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A photo of Sean holding a baton and sprinting in a track meet

Flashback: Purpose In Every Step

I need to write a short essay for a scholarship application. They gave a few typical prompts, and the option to write about a topic of my choice, or to reuse an essay I wrote for class or for a college application. Being a junior in an engineering major, I haven’t exactly written many essays in the last few years. Several for psychology my freshman year, and one about the environment in geology. After staring at my cursor blinking for a good while, I decided to go back and dig through my old college applications for some inspiration. Not to straight-up recycle one. A lot has changed in the three years since I was writing those. But I thought I might find one that would be a good starting point. I came across a document named “Personal statement”—I apparently hadn’t bothered to specify what I was writing it for. But between the essay itself and the prompt, which I also had (but which didn’t say specifically what it was for, either) it seems that I was writing this after having been accepted to Tech, for something related to financial aid. Anyways, it really struck me. But I’ll let you read it, and then add some comments at the end (where I pick back up in italics.)

Purpose In Every Step

Don’t you realize that in a race everyone runs, but only one person gets the prize? So run to win! All athletes are disciplined in their training. They do it to win a prize that will fade away, but we do it for an eternal prize. So I run with purpose in every step. I am not just shadowboxing. I discipline my body like an athlete, training it to do what it should. Otherwise, I fear that after preaching to others I myself might be disqualified.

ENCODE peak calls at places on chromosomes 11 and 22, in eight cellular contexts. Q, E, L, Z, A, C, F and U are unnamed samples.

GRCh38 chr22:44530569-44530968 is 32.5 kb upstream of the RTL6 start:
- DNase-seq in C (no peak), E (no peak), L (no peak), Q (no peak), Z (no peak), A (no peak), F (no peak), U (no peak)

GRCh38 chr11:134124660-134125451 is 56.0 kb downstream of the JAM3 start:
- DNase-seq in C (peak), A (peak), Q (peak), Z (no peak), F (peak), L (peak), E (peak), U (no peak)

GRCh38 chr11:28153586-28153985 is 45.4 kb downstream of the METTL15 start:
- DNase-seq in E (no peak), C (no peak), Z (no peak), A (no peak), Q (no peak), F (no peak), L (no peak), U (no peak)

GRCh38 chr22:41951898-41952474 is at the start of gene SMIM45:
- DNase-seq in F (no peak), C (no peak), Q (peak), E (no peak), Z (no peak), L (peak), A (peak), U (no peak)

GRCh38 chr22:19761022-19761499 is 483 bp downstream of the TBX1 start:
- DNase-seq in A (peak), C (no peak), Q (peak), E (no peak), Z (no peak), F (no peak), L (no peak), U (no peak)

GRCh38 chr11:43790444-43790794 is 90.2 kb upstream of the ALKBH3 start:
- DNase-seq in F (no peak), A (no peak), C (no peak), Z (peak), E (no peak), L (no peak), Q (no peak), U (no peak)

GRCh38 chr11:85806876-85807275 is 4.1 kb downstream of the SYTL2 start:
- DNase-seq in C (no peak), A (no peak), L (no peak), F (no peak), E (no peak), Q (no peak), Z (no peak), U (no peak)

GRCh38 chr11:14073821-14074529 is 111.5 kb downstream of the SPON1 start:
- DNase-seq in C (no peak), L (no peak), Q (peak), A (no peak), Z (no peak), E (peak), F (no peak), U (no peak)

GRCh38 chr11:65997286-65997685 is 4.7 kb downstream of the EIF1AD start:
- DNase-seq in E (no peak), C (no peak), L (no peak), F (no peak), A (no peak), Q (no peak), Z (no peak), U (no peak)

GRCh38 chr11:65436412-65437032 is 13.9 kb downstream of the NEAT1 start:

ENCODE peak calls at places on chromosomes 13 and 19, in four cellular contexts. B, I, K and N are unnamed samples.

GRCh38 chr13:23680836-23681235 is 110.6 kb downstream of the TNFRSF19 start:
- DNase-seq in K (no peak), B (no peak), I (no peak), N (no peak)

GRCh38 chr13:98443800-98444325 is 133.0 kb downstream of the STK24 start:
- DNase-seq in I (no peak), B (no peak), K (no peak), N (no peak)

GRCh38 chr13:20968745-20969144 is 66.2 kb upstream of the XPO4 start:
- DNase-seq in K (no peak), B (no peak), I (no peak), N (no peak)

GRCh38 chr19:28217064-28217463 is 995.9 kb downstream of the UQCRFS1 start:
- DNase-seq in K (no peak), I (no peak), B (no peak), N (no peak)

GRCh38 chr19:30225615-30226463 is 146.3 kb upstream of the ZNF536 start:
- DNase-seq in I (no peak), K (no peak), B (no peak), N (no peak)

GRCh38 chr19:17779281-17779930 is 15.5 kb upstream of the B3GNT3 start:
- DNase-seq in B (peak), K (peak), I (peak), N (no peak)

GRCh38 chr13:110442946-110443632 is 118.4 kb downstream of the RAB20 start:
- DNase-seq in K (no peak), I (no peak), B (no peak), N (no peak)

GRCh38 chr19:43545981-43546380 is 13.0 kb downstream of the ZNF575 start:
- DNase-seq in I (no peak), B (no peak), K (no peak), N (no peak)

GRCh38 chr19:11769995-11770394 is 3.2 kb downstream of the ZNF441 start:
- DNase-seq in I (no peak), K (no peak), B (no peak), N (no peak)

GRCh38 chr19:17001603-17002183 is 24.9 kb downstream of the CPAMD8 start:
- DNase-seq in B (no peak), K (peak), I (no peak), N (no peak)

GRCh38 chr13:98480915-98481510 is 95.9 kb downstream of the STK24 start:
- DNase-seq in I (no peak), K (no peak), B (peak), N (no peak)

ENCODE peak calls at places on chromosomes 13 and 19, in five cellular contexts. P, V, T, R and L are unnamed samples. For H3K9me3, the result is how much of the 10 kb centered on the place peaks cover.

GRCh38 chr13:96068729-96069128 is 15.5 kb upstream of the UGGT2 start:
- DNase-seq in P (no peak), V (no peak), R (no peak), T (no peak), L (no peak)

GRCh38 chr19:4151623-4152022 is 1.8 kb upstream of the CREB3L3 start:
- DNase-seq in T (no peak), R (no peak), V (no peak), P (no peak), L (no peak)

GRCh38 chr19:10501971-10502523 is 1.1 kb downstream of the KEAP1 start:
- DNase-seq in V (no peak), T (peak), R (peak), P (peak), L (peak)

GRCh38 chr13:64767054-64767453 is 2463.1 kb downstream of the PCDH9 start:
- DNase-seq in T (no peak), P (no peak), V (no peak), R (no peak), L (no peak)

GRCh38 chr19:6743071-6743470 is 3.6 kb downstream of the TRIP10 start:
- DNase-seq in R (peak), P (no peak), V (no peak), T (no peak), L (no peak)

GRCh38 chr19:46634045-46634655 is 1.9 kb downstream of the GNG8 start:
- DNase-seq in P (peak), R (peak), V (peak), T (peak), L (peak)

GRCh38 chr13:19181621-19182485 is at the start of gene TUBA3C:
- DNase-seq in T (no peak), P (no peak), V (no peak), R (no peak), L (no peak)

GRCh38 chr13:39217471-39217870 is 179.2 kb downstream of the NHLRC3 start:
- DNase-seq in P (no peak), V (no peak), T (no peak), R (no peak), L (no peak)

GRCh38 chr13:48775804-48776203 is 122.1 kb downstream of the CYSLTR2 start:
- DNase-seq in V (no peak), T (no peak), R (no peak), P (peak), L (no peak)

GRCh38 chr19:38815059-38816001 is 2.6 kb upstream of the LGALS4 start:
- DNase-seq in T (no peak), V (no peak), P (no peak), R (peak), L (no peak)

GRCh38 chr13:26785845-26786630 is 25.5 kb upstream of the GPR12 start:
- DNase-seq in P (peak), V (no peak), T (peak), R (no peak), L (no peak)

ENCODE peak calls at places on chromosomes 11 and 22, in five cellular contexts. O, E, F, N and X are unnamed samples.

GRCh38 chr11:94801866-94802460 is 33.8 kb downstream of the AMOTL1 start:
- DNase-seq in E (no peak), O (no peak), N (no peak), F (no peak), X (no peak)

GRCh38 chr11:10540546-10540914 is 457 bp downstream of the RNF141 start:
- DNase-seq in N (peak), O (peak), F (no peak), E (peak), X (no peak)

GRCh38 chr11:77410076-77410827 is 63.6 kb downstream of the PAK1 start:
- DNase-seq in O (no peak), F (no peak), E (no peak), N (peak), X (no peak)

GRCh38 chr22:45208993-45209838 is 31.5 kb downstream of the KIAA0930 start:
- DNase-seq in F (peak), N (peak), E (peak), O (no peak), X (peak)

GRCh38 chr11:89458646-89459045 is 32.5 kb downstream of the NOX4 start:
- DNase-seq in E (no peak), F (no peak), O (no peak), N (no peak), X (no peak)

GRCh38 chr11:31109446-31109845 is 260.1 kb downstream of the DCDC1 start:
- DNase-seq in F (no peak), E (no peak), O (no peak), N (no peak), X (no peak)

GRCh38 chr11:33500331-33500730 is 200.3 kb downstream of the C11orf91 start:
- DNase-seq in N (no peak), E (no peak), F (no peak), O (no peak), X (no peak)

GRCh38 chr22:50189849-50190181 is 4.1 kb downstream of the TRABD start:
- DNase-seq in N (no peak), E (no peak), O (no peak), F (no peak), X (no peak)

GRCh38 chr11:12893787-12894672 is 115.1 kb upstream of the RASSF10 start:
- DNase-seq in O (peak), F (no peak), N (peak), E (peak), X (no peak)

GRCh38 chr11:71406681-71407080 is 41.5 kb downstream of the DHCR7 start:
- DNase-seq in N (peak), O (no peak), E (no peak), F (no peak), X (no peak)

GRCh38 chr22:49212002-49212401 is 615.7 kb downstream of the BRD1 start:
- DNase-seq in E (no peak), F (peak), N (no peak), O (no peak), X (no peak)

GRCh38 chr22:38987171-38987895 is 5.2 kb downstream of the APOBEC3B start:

1 Corinthians 9:24-27

Throughout the New Testament, the Apostle Paul repeatedly compares the Christian life to running a race. As an athlete myself, the analogy has special significance to me. A lot of people talk about “chapters” of their lives. I would be more inclined to see my life as a series of races in some sort of Olympic track event, all striving for the great prize my King will award me at the end of it all. The problem with the chapters analogy is that you read a book kicking back in a hammock, flipping the pages and watching the story unfold without exerting yourself in any way. The life of faith, though, is a serious business. It is not something you live out in a hammock. It requires all the devotion, discipline, and focus of training for and running a marathon. So “I press on to reach the end of the race and receive the heavenly prize for which God, through Christ Jesus, is calling us” (Philippians 3:14). The finish line of high school is rapidly approaching, and before I know it I will hear the gunshot telling me to lunge across the line into yet another race—college. I am somewhat unsure about it, not really knowing what is in store around that curve in the track up ahead, but I have motivation to keep running no matter what.